Snake Eyes Trailer Is Here, And Of Course, There Are Lots Of Sword Fights

Find out the origin story of GI Joe's friendly neighborhood ninja.

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In the long history of GI Joe, no member of the team's elite force is more mysterious than their resident ninja Snake Eyes. Well, the veil is about to be lifted with the upcoming July 23 movie Snake Eyes: GI Joe Origins, and the first trailer has finally arrived.

Snake Eyes will fight for freedom, where ever there is trouble, and if you're wondering, "How does Cobra-La and Nemesis Enforcer play into this?" you've gone too far, as this movie focuses on where Snake Eyes came from and how he became the ninja everyone knows and loves. This trailer contains a lot of what you'd expect: sword fights, fist fights, and high-octane action. However, since this is an origin story, here's one thing you probably didn't think about: Snake Eyes can talk. Check it out below.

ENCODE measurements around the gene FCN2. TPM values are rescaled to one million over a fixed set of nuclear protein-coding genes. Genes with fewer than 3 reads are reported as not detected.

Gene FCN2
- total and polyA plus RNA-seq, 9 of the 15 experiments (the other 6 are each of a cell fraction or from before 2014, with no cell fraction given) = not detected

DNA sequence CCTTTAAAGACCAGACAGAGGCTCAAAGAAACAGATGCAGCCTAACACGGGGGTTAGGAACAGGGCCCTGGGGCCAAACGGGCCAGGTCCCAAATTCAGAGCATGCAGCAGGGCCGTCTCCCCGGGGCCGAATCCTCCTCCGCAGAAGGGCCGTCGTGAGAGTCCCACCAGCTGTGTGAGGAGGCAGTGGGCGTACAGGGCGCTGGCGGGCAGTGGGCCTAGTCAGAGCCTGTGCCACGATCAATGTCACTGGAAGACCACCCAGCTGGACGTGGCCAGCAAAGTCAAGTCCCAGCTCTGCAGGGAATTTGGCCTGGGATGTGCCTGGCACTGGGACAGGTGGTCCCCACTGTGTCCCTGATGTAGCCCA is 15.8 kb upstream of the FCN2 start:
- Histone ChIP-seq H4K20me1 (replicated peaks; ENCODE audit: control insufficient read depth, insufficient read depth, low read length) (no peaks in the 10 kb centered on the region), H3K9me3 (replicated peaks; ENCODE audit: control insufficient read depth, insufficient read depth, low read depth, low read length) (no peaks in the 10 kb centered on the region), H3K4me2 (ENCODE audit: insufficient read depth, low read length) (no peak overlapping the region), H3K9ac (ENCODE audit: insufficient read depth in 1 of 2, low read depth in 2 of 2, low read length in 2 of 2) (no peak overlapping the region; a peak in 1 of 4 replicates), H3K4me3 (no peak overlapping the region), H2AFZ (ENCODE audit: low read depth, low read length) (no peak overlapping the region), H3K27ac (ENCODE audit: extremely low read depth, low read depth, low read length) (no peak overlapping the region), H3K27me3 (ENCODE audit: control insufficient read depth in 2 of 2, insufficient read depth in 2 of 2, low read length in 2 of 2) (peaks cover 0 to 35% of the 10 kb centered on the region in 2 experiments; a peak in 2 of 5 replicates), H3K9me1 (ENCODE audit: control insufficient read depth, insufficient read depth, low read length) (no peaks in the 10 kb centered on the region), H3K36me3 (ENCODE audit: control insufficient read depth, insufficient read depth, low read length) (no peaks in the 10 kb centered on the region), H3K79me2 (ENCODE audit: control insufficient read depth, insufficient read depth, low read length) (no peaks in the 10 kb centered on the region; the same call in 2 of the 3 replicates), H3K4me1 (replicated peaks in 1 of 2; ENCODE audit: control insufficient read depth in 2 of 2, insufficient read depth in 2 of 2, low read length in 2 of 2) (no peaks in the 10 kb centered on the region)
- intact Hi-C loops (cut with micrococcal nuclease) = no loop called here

Henry Golding (Rich Crazy Asians) plays the titular ninja who is welcomed into the Arashikage--an ancient Japanese clan. In Japan, Snake Eyes learns the way of the ninja warrior, but he is challenged after secrets from his past are revealed. We'll finally learn how Snake Eyes became mute. Was it a vow of silence, because Zartan shot him in the neck, from shrapnel from an exploding helicopter, or a sword fight? Seriously, those are all supposed reasons he doesn't talk through various pieces of media throughout the years.

A few other of your favorite characters from the classic cartoon series pop up in the new film as well. Snake Eyes starts Andrew Koji as Storm Shadow, Úrsula Corberó as The Baroness, and Samara Weaving as Scarlett, but there's also Haruka Abe as Akiko, Tahehiro Hira as Kenta, and Iko Uwais as Hard Master.

Snake Eyes is directed by Robert Schwentke (The Time Traveler's Wife) featuring a script from Evan Spiliotopoulos (The Unholy) and Anna Waterhouse (Race) & Joe Shrapnel.

Originally, Snake Eyes was to be released in October 2020, but like most movies the past year, it was also delayed because of COVID-19. It originally went into production in January 2020--two months before the pandemic.

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